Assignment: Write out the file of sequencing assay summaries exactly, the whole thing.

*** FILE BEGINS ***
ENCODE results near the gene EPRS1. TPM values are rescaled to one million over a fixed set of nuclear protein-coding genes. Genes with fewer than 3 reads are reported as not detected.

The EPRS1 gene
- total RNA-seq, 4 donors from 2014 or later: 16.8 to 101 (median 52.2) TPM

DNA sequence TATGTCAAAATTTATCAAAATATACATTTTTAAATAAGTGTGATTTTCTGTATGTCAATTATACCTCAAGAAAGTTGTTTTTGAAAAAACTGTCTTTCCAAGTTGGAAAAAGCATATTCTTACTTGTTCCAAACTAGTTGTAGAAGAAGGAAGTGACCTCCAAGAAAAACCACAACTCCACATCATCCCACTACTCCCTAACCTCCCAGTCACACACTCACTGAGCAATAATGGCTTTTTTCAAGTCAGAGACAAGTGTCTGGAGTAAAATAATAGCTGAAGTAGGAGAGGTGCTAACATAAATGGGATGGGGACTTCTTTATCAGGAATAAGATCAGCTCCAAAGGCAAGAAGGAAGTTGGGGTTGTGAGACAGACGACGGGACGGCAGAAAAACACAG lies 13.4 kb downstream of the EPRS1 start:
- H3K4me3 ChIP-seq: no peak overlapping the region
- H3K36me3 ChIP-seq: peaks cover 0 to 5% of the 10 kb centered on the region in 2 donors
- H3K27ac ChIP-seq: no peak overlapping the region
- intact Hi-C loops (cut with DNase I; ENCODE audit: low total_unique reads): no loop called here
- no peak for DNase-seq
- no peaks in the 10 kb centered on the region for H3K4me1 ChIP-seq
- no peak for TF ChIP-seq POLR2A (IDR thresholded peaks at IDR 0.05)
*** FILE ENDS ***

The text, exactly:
ENCODE results near the gene EPRS1. TPM values are rescaled to one million over a fixed set of nuclear protein-coding genes. Genes with fewer than 3 reads are reported as not detected.

The EPRS1 gene
- total RNA-seq, 4 donors from 2014 or later: 16.8 to 101 (median 52.2) TPM

DNA sequence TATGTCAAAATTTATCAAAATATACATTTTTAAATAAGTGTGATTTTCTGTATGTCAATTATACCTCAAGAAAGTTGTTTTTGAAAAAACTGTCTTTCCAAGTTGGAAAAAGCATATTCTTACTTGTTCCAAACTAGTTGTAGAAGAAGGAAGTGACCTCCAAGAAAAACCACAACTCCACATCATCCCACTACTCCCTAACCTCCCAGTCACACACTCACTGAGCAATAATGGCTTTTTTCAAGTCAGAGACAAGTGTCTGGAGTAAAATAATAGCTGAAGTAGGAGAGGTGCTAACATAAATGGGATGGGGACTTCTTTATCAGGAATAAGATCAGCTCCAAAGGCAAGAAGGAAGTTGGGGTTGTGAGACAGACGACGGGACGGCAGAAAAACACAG lies 13.4 kb downstream of the EPRS1 start:
- H3K4me3 ChIP-seq: no peak overlapping the region
- H3K36me3 ChIP-seq: peaks cover 0 to 5% of the 10 kb centered on the region in 2 donors
- H3K27ac ChIP-seq: no peak overlapping the region
- intact Hi-C loops (cut with DNase I; ENCODE audit: low total_unique reads): no loop called here
- no peak for DNase-seq
- no peaks in the 10 kb centered on the region for H3K4me1 ChIP-seq
- no peak for TF ChIP-seq POLR2A (IDR thresholded peaks at IDR 0.05)